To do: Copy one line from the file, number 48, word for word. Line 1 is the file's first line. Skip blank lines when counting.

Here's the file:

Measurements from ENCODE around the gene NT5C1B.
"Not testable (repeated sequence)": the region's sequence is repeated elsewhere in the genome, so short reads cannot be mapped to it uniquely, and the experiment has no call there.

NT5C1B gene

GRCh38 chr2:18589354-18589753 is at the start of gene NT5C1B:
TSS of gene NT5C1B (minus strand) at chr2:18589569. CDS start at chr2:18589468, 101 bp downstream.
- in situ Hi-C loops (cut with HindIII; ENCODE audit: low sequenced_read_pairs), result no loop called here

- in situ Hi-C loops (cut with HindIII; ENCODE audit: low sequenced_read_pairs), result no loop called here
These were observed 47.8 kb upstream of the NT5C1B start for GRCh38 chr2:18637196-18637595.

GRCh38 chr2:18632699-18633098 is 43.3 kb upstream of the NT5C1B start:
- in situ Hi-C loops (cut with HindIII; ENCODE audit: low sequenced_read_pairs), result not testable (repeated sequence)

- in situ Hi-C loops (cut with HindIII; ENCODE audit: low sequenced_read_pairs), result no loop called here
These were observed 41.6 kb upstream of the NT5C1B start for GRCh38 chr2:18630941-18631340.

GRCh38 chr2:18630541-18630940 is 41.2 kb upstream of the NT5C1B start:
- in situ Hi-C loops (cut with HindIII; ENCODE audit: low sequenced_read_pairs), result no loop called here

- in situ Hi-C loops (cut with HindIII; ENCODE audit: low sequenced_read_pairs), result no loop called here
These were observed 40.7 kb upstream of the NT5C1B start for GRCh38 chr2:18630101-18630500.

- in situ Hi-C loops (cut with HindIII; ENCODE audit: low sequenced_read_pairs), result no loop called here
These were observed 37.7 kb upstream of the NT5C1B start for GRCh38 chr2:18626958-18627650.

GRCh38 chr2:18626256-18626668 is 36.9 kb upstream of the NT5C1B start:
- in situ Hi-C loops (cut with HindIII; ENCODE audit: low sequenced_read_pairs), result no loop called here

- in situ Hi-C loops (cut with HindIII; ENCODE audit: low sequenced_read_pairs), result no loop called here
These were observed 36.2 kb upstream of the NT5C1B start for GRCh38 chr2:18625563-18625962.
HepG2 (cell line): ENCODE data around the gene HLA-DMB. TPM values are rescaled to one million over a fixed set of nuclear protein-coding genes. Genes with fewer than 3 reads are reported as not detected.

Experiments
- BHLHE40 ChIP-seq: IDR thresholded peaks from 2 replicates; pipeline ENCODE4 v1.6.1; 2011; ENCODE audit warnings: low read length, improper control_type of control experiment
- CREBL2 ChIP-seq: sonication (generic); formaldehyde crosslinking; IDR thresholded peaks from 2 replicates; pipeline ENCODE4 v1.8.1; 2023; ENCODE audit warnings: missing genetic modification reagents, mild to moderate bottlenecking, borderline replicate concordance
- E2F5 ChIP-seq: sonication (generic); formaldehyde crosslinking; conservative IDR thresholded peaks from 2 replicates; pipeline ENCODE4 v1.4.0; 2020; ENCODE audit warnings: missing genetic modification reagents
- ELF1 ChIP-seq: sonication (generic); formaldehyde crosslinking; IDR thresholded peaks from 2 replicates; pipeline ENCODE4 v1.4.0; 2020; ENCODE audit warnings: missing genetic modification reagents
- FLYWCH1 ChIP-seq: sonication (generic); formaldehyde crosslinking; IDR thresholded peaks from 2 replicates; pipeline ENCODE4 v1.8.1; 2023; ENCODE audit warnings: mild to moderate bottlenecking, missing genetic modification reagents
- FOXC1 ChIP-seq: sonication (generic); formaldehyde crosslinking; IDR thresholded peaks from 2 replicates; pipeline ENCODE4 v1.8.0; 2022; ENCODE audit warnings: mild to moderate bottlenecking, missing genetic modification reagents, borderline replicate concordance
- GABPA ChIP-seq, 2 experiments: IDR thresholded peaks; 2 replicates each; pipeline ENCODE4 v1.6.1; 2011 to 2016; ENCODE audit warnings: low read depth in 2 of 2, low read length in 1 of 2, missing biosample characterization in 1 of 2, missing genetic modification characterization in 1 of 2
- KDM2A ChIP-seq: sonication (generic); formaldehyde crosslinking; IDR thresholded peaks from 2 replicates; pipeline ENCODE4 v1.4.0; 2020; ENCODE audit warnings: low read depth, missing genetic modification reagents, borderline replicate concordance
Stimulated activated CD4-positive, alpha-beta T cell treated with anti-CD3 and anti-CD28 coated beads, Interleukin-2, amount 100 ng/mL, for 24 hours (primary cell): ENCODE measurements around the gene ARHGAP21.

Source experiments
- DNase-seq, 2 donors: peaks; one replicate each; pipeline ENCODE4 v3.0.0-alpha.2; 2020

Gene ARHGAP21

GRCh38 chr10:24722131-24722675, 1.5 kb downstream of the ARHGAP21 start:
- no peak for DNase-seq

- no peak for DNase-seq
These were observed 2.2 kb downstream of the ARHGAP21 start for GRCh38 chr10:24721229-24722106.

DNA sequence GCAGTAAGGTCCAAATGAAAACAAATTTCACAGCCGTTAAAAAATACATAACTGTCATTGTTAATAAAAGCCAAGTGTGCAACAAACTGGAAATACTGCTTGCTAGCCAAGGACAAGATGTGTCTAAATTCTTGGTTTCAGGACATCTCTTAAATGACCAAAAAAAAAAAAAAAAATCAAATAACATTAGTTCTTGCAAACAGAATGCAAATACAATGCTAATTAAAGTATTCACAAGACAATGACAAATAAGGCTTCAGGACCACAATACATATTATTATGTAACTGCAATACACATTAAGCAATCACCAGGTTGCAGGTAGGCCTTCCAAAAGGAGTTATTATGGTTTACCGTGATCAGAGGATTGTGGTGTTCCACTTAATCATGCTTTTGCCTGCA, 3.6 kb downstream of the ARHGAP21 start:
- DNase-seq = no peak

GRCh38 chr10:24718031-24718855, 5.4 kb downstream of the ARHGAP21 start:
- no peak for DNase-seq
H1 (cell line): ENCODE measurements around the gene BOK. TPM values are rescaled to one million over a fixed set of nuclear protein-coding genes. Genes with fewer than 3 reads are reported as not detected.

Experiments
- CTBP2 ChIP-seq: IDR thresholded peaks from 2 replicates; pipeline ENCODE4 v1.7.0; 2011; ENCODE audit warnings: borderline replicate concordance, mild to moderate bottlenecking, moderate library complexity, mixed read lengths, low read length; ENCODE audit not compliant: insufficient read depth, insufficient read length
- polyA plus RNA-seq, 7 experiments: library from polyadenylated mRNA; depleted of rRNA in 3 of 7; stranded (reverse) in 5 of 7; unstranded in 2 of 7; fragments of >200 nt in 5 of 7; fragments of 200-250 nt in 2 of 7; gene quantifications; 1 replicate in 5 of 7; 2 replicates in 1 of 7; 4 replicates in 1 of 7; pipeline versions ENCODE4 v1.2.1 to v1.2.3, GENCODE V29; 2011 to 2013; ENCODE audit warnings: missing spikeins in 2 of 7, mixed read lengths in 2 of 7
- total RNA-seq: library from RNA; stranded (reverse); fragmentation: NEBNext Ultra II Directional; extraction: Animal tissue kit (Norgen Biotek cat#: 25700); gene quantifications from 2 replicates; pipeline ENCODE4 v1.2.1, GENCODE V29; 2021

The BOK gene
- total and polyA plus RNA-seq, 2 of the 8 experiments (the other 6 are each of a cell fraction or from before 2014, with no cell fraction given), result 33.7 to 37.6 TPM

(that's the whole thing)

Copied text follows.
- polyA plus RNA-seq, 7 experiments: library from polyadenylated mRNA; depleted of rRNA in 3 of 7; stranded (reverse) in 5 of 7; unstranded in 2 of 7; fragments of >200 nt in 5 of 7; fragments of 200-250 nt in 2 of 7; gene quantifications; 1 replicate in 5 of 7; 2 replicates in 1 of 7; 4 replicates in 1 of 7; pipeline versions ENCODE4 v1.2.1 to v1.2.3, GENCODE V29; 2011 to 2013; ENCODE audit warnings: missing spikeins in 2 of 7, mixed read lengths in 2 of 7